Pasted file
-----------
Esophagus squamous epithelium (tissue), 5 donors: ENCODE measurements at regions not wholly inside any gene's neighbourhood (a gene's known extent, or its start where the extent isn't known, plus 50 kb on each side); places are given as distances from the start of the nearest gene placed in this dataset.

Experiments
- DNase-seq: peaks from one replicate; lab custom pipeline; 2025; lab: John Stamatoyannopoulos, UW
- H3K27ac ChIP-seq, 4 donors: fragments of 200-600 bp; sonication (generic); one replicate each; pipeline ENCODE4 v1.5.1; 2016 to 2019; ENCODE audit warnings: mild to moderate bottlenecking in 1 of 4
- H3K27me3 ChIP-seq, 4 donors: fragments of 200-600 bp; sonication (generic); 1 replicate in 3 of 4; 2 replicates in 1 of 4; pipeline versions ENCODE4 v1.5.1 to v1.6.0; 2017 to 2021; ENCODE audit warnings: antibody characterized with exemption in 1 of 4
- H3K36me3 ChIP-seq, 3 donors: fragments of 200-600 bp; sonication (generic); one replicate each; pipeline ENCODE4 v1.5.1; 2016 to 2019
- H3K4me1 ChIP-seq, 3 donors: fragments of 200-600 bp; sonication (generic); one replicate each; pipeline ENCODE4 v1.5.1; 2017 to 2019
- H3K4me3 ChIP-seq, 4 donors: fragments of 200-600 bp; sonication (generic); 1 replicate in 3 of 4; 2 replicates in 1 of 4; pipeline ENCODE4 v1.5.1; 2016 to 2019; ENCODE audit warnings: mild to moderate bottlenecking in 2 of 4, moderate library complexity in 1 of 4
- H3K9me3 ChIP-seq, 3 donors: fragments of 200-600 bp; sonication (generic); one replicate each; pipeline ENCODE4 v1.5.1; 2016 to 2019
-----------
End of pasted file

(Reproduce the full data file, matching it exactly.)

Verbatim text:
Esophagus squamous epithelium (tissue), 5 donors: ENCODE measurements at regions not wholly inside any gene's neighbourhood (a gene's known extent, or its start where the extent isn't known, plus 50 kb on each side); places are given as distances from the start of the nearest gene placed in this dataset.

Experiments
- DNase-seq: peaks from one replicate; lab custom pipeline; 2025; lab: John Stamatoyannopoulos, UW
- H3K27ac ChIP-seq, 4 donors: fragments of 200-600 bp; sonication (generic); one replicate each; pipeline ENCODE4 v1.5.1; 2016 to 2019; ENCODE audit warnings: mild to moderate bottlenecking in 1 of 4
- H3K27me3 ChIP-seq, 4 donors: fragments of 200-600 bp; sonication (generic); 1 replicate in 3 of 4; 2 replicates in 1 of 4; pipeline versions ENCODE4 v1.5.1 to v1.6.0; 2017 to 2021; ENCODE audit warnings: antibody characterized with exemption in 1 of 4
- H3K36me3 ChIP-seq, 3 donors: fragments of 200-600 bp; sonication (generic); one replicate each; pipeline ENCODE4 v1.5.1; 2016 to 2019
- H3K4me1 ChIP-seq, 3 donors: fragments of 200-600 bp; sonication (generic); one replicate each; pipeline ENCODE4 v1.5.1; 2017 to 2019
- H3K4me3 ChIP-seq, 4 donors: fragments of 200-600 bp; sonication (generic); 1 replicate in 3 of 4; 2 replicates in 1 of 4; pipeline ENCODE4 v1.5.1; 2016 to 2019; ENCODE audit warnings: mild to moderate bottlenecking in 2 of 4, moderate library complexity in 1 of 4
- H3K9me3 ChIP-seq, 3 donors: fragments of 200-600 bp; sonication (generic); one replicate each; pipeline ENCODE4 v1.5.1; 2016 to 2019